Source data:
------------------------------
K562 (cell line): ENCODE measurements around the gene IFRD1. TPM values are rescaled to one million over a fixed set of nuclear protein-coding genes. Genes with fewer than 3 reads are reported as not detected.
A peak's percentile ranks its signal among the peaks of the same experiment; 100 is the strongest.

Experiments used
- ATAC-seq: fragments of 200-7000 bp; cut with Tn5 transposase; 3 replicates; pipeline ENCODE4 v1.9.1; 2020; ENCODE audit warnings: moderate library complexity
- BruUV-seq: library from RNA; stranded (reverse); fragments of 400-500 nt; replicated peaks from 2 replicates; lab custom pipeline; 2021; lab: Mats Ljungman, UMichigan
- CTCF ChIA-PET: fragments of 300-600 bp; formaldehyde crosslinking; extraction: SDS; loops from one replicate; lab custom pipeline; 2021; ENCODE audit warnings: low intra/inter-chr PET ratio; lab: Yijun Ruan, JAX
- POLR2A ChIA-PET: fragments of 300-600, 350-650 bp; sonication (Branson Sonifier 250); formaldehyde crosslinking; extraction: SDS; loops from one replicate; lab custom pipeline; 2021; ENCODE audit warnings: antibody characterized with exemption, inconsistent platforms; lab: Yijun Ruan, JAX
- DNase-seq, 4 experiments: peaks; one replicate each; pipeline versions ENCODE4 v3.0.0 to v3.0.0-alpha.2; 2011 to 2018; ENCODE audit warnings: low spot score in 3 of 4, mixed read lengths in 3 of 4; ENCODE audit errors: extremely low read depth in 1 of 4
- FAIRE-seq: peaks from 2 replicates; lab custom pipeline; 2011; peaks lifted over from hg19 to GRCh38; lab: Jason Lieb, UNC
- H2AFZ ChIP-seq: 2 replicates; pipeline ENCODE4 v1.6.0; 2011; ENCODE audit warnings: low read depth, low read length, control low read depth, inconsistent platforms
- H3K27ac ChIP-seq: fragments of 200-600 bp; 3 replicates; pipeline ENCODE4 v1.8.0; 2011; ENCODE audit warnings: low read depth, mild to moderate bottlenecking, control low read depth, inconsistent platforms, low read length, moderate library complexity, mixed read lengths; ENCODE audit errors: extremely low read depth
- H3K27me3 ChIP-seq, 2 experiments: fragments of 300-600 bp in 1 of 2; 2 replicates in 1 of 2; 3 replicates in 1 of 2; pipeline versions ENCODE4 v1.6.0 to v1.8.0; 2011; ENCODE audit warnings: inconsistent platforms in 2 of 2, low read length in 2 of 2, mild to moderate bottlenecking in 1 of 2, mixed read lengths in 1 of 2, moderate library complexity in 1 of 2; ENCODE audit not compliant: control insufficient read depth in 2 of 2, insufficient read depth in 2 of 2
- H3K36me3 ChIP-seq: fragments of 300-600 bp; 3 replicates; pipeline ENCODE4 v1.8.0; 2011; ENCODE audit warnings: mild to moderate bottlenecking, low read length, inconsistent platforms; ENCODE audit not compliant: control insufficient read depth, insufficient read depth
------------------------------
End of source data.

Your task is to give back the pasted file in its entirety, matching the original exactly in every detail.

K562 (cell line): ENCODE measurements around the gene IFRD1. TPM values are rescaled to one million over a fixed set of nuclear protein-coding genes. Genes with fewer than 3 reads are reported as not detected.
A peak's percentile ranks its signal among the peaks of the same experiment; 100 is the strongest.

Experiments used
- ATAC-seq: fragments of 200-7000 bp; cut with Tn5 transposase; 3 replicates; pipeline ENCODE4 v1.9.1; 2020; ENCODE audit warnings: moderate library complexity
- BruUV-seq: library from RNA; stranded (reverse); fragments of 400-500 nt; replicated peaks from 2 replicates; lab custom pipeline; 2021; lab: Mats Ljungman, UMichigan
- CTCF ChIA-PET: fragments of 300-600 bp; formaldehyde crosslinking; extraction: SDS; loops from one replicate; lab custom pipeline; 2021; ENCODE audit warnings: low intra/inter-chr PET ratio; lab: Yijun Ruan, JAX
- POLR2A ChIA-PET: fragments of 300-600, 350-650 bp; sonication (Branson Sonifier 250); formaldehyde crosslinking; extraction: SDS; loops from one replicate; lab custom pipeline; 2021; ENCODE audit warnings: antibody characterized with exemption, inconsistent platforms; lab: Yijun Ruan, JAX
- DNase-seq, 4 experiments: peaks; one replicate each; pipeline versions ENCODE4 v3.0.0 to v3.0.0-alpha.2; 2011 to 2018; ENCODE audit warnings: low spot score in 3 of 4, mixed read lengths in 3 of 4; ENCODE audit errors: extremely low read depth in 1 of 4
- FAIRE-seq: peaks from 2 replicates; lab custom pipeline; 2011; peaks lifted over from hg19 to GRCh38; lab: Jason Lieb, UNC
- H2AFZ ChIP-seq: 2 replicates; pipeline ENCODE4 v1.6.0; 2011; ENCODE audit warnings: low read depth, low read length, control low read depth, inconsistent platforms
- H3K27ac ChIP-seq: fragments of 200-600 bp; 3 replicates; pipeline ENCODE4 v1.8.0; 2011; ENCODE audit warnings: low read depth, mild to moderate bottlenecking, control low read depth, inconsistent platforms, low read length, moderate library complexity, mixed read lengths; ENCODE audit errors: extremely low read depth
- H3K27me3 ChIP-seq, 2 experiments: fragments of 300-600 bp in 1 of 2; 2 replicates in 1 of 2; 3 replicates in 1 of 2; pipeline versions ENCODE4 v1.6.0 to v1.8.0; 2011; ENCODE audit warnings: inconsistent platforms in 2 of 2, low read length in 2 of 2, mild to moderate bottlenecking in 1 of 2, mixed read lengths in 1 of 2, moderate library complexity in 1 of 2; ENCODE audit not compliant: control insufficient read depth in 2 of 2, insufficient read depth in 2 of 2
- H3K36me3 ChIP-seq: fragments of 300-600 bp; 3 replicates; pipeline ENCODE4 v1.8.0; 2011; ENCODE audit warnings: mild to moderate bottlenecking, low read length, inconsistent platforms; ENCODE audit not compliant: control insufficient read depth, insufficient read depth